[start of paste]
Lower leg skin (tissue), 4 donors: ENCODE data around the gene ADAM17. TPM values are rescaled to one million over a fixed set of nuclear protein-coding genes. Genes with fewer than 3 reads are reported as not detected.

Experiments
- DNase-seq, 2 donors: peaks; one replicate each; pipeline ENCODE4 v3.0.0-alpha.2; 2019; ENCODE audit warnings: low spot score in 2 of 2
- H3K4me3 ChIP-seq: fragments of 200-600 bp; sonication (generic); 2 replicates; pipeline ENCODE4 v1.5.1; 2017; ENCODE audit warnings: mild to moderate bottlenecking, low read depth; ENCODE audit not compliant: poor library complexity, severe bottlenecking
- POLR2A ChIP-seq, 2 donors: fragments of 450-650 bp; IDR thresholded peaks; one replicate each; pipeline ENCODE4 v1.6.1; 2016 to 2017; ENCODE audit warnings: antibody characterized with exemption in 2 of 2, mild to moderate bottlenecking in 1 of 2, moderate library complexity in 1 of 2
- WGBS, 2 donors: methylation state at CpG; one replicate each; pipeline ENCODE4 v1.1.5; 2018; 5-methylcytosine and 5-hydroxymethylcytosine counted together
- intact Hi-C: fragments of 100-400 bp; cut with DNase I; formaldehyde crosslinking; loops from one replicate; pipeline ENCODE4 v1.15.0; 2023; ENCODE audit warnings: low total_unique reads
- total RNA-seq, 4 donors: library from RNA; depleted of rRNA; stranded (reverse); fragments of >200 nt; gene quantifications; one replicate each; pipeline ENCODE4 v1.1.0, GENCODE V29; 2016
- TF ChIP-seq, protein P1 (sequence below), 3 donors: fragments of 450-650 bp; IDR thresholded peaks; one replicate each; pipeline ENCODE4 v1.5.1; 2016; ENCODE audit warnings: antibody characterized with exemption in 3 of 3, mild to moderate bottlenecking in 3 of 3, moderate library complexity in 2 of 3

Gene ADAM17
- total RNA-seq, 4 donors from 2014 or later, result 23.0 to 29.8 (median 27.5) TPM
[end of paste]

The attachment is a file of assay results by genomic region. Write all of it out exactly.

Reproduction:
Lower leg skin (tissue), 4 donors: ENCODE data around the gene ADAM17. TPM values are rescaled to one million over a fixed set of nuclear protein-coding genes. Genes with fewer than 3 reads are reported as not detected.

Experiments
- DNase-seq, 2 donors: peaks; one replicate each; pipeline ENCODE4 v3.0.0-alpha.2; 2019; ENCODE audit warnings: low spot score in 2 of 2
- H3K4me3 ChIP-seq: fragments of 200-600 bp; sonication (generic); 2 replicates; pipeline ENCODE4 v1.5.1; 2017; ENCODE audit warnings: mild to moderate bottlenecking, low read depth; ENCODE audit not compliant: poor library complexity, severe bottlenecking
- POLR2A ChIP-seq, 2 donors: fragments of 450-650 bp; IDR thresholded peaks; one replicate each; pipeline ENCODE4 v1.6.1; 2016 to 2017; ENCODE audit warnings: antibody characterized with exemption in 2 of 2, mild to moderate bottlenecking in 1 of 2, moderate library complexity in 1 of 2
- WGBS, 2 donors: methylation state at CpG; one replicate each; pipeline ENCODE4 v1.1.5; 2018; 5-methylcytosine and 5-hydroxymethylcytosine counted together
- intact Hi-C: fragments of 100-400 bp; cut with DNase I; formaldehyde crosslinking; loops from one replicate; pipeline ENCODE4 v1.15.0; 2023; ENCODE audit warnings: low total_unique reads
- total RNA-seq, 4 donors: library from RNA; depleted of rRNA; stranded (reverse); fragments of >200 nt; gene quantifications; one replicate each; pipeline ENCODE4 v1.1.0, GENCODE V29; 2016
- TF ChIP-seq, protein P1 (sequence below), 3 donors: fragments of 450-650 bp; IDR thresholded peaks; one replicate each; pipeline ENCODE4 v1.5.1; 2016; ENCODE audit warnings: antibody characterized with exemption in 3 of 3, mild to moderate bottlenecking in 3 of 3, moderate library complexity in 2 of 3

Gene ADAM17
- total RNA-seq, 4 donors from 2014 or later, result 23.0 to 29.8 (median 27.5) TPM